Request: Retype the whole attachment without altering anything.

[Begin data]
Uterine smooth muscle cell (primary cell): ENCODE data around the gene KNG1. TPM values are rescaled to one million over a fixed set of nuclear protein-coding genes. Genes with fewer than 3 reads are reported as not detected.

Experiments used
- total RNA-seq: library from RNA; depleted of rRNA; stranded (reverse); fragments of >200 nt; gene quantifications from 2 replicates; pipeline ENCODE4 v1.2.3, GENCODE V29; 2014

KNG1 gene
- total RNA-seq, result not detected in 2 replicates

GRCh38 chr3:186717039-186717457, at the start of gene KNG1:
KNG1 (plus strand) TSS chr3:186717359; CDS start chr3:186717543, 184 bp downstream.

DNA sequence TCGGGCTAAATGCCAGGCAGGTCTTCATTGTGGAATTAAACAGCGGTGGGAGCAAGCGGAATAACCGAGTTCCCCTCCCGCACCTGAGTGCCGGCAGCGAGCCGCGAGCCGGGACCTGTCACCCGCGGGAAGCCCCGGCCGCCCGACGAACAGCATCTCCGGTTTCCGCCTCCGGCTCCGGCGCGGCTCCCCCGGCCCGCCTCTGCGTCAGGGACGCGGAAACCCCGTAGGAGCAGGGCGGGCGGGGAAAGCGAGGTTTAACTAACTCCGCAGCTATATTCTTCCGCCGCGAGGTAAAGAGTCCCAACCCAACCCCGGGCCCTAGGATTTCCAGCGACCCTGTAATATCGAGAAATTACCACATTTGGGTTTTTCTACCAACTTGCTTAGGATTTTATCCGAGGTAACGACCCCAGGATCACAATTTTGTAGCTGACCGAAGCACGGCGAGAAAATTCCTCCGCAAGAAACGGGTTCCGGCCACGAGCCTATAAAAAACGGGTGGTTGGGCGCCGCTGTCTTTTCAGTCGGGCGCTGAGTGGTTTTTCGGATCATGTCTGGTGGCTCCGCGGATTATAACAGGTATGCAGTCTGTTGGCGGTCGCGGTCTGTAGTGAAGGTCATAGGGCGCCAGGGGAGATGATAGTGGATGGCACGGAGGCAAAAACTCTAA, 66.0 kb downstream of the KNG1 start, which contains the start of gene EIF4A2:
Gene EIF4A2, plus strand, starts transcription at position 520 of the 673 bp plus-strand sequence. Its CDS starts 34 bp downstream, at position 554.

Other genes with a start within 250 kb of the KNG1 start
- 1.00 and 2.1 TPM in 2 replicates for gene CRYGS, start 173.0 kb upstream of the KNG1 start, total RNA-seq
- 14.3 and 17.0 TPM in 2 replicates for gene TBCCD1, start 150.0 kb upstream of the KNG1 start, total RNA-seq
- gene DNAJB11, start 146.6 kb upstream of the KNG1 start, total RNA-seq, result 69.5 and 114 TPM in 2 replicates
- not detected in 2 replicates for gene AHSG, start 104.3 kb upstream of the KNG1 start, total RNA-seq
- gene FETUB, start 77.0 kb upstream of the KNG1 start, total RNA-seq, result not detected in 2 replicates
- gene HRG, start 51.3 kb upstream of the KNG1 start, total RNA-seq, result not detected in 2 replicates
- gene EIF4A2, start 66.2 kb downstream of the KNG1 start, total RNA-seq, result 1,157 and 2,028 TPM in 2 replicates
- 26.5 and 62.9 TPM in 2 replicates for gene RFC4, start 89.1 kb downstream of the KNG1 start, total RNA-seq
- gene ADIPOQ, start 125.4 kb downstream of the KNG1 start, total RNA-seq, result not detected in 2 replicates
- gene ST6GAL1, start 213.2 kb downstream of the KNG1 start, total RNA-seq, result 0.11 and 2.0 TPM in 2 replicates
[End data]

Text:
Uterine smooth muscle cell (primary cell): ENCODE data around the gene KNG1. TPM values are rescaled to one million over a fixed set of nuclear protein-coding genes. Genes with fewer than 3 reads are reported as not detected.

Experiments used
- total RNA-seq: library from RNA; depleted of rRNA; stranded (reverse); fragments of >200 nt; gene quantifications from 2 replicates; pipeline ENCODE4 v1.2.3, GENCODE V29; 2014

KNG1 gene
- total RNA-seq, result not detected in 2 replicates

GRCh38 chr3:186717039-186717457, at the start of gene KNG1:
KNG1 (plus strand) TSS chr3:186717359; CDS start chr3:186717543, 184 bp downstream.

DNA sequence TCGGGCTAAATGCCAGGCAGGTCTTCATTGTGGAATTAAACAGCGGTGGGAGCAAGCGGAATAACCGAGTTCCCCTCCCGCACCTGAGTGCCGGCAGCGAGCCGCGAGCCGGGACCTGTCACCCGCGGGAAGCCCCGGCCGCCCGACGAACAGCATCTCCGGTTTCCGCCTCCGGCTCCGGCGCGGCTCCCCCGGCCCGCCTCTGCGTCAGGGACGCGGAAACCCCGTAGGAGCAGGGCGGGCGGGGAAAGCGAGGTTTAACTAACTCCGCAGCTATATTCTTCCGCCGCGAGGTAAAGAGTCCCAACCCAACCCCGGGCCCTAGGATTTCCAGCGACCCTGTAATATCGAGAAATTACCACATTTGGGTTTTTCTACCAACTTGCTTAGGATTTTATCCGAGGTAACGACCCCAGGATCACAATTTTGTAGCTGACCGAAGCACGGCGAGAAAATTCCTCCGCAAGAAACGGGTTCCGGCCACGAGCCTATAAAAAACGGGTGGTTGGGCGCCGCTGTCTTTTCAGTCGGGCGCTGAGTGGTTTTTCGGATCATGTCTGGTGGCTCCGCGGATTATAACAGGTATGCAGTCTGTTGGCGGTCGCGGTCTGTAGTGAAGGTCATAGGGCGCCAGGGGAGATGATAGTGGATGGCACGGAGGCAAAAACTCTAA, 66.0 kb downstream of the KNG1 start, which contains the start of gene EIF4A2:
Gene EIF4A2, plus strand, starts transcription at position 520 of the 673 bp plus-strand sequence. Its CDS starts 34 bp downstream, at position 554.

Other genes with a start within 250 kb of the KNG1 start
- 1.00 and 2.1 TPM in 2 replicates for gene CRYGS, start 173.0 kb upstream of the KNG1 start, total RNA-seq
- 14.3 and 17.0 TPM in 2 replicates for gene TBCCD1, start 150.0 kb upstream of the KNG1 start, total RNA-seq
- gene DNAJB11, start 146.6 kb upstream of the KNG1 start, total RNA-seq, result 69.5 and 114 TPM in 2 replicates
- not detected in 2 replicates for gene AHSG, start 104.3 kb upstream of the KNG1 start, total RNA-seq
- gene FETUB, start 77.0 kb upstream of the KNG1 start, total RNA-seq, result not detected in 2 replicates
- gene HRG, start 51.3 kb upstream of the KNG1 start, total RNA-seq, result not detected in 2 replicates
- gene EIF4A2, start 66.2 kb downstream of the KNG1 start, total RNA-seq, result 1,157 and 2,028 TPM in 2 replicates
- 26.5 and 62.9 TPM in 2 replicates for gene RFC4, start 89.1 kb downstream of the KNG1 start, total RNA-seq
- gene ADIPOQ, start 125.4 kb downstream of the KNG1 start, total RNA-seq, result not detected in 2 replicates
- gene ST6GAL1, start 213.2 kb downstream of the KNG1 start, total RNA-seq, result 0.11 and 2.0 TPM in 2 replicates